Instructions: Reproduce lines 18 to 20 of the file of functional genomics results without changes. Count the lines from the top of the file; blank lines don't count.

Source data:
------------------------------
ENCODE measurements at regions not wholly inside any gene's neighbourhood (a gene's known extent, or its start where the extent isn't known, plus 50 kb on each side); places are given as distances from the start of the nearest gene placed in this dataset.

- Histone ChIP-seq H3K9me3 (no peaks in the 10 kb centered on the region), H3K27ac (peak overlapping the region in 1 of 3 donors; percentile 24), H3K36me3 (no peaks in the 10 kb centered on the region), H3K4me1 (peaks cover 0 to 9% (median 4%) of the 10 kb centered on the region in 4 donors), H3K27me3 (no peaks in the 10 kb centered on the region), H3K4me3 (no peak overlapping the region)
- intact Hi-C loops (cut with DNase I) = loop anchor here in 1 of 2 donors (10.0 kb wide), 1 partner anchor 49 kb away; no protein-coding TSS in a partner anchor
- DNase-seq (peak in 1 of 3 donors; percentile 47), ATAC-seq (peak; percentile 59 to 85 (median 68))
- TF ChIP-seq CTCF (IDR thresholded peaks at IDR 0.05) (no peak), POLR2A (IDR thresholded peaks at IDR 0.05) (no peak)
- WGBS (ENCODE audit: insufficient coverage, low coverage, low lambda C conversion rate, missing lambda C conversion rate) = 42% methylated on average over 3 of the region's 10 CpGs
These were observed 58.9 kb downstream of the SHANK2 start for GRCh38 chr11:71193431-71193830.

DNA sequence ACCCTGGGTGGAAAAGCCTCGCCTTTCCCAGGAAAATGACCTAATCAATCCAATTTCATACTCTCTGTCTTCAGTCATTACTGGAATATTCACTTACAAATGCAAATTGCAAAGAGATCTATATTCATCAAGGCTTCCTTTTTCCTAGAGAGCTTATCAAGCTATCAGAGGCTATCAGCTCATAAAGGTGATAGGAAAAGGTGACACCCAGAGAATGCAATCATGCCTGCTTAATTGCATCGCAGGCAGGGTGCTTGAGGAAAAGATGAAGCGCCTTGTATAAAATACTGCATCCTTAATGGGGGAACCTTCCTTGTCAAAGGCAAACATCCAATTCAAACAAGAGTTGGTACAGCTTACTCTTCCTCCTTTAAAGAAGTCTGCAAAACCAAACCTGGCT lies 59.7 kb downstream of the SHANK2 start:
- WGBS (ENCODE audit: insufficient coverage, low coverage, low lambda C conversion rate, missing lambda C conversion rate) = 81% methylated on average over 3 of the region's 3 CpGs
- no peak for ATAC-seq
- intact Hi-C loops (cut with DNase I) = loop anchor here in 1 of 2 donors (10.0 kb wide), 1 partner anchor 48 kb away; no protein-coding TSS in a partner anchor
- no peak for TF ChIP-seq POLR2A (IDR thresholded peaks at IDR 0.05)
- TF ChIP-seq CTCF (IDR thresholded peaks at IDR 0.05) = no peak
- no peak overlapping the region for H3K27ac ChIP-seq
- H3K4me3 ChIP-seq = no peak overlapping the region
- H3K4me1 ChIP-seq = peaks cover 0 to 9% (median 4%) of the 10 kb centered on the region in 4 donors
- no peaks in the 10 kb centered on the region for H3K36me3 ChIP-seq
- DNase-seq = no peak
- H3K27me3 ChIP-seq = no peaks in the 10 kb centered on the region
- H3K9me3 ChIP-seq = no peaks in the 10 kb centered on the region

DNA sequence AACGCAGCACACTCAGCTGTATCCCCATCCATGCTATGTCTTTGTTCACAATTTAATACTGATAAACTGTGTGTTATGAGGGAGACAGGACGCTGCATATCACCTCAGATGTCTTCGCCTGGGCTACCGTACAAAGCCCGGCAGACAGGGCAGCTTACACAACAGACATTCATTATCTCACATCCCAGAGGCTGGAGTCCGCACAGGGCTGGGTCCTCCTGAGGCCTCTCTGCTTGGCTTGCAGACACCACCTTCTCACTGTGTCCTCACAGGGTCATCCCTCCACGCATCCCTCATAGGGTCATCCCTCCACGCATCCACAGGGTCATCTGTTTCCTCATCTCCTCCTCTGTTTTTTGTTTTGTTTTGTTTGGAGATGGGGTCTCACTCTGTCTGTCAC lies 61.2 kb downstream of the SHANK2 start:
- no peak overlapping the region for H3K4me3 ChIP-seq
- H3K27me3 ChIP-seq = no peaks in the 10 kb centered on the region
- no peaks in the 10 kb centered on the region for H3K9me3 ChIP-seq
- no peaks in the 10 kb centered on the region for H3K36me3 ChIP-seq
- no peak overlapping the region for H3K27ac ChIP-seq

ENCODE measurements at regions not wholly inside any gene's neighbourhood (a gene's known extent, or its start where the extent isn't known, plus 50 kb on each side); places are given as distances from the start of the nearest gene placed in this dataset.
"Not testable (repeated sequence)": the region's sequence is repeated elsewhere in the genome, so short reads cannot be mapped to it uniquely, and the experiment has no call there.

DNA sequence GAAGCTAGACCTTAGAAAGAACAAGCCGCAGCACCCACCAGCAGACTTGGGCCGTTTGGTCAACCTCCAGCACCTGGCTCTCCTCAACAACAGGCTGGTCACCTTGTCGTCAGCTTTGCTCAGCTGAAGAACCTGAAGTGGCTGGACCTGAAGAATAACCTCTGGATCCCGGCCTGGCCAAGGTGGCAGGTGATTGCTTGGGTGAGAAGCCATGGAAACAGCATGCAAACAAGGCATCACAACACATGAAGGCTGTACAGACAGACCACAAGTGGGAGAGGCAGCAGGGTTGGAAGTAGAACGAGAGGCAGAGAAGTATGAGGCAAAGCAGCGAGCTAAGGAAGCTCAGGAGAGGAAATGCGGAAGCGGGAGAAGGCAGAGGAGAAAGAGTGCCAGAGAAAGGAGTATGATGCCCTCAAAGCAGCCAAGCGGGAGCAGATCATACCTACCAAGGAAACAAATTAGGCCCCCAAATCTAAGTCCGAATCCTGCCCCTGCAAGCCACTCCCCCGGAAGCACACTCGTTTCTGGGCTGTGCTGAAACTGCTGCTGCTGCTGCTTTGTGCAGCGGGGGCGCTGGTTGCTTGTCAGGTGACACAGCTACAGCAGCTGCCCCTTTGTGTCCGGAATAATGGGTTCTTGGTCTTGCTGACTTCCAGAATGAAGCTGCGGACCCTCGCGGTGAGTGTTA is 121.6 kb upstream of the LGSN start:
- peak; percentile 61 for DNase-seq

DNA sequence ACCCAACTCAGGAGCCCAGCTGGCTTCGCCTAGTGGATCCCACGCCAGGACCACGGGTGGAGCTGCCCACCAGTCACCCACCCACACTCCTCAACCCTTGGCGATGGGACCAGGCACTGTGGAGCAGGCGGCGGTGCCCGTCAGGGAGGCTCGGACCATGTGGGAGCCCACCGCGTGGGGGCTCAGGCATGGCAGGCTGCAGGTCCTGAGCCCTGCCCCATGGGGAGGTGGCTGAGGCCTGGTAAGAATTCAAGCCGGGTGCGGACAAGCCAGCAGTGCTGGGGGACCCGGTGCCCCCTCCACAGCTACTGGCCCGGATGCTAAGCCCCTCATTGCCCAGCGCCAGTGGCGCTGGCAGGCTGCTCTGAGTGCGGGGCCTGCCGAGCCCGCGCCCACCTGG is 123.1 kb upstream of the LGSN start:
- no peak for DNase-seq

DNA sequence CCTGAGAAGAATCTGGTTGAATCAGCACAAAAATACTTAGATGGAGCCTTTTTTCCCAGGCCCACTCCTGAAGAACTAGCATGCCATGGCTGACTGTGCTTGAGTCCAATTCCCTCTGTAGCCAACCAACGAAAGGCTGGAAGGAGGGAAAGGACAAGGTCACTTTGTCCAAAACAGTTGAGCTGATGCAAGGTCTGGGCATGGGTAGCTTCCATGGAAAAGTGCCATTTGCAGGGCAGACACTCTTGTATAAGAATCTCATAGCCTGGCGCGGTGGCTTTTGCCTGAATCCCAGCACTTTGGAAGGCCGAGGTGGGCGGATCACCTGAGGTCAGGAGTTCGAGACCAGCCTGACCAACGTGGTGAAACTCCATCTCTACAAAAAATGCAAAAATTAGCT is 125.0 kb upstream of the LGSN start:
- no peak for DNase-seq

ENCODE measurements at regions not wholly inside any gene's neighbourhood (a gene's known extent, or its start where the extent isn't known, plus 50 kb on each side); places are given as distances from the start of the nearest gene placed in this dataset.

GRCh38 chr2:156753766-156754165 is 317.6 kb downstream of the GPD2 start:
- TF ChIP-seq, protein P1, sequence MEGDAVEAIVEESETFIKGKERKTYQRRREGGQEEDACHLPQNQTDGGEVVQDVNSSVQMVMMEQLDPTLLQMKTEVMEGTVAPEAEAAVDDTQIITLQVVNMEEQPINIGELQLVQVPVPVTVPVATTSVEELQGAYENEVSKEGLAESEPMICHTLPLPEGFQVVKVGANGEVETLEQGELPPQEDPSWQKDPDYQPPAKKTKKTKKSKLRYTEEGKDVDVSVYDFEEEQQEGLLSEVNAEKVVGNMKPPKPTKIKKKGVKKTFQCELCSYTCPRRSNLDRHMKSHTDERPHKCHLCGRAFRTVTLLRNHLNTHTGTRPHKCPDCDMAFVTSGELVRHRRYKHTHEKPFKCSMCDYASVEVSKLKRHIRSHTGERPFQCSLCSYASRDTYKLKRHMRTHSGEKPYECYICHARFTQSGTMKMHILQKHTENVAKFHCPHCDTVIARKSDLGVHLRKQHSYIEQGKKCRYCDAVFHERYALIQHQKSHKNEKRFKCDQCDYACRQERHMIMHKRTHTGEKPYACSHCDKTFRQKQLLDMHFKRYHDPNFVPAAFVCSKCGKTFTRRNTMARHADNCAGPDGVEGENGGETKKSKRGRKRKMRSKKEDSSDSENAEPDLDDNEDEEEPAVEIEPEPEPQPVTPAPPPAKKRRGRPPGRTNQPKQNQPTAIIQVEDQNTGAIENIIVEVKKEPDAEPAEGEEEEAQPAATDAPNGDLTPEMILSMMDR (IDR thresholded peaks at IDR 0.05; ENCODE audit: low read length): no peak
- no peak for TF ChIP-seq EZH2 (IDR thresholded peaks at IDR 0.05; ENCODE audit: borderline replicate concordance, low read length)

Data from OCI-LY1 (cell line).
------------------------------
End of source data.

- DNase-seq = no peak
- H3K27me3 ChIP-seq = no peaks in the 10 kb centered on the region
- H3K9me3 ChIP-seq = no peaks in the 10 kb centered on the region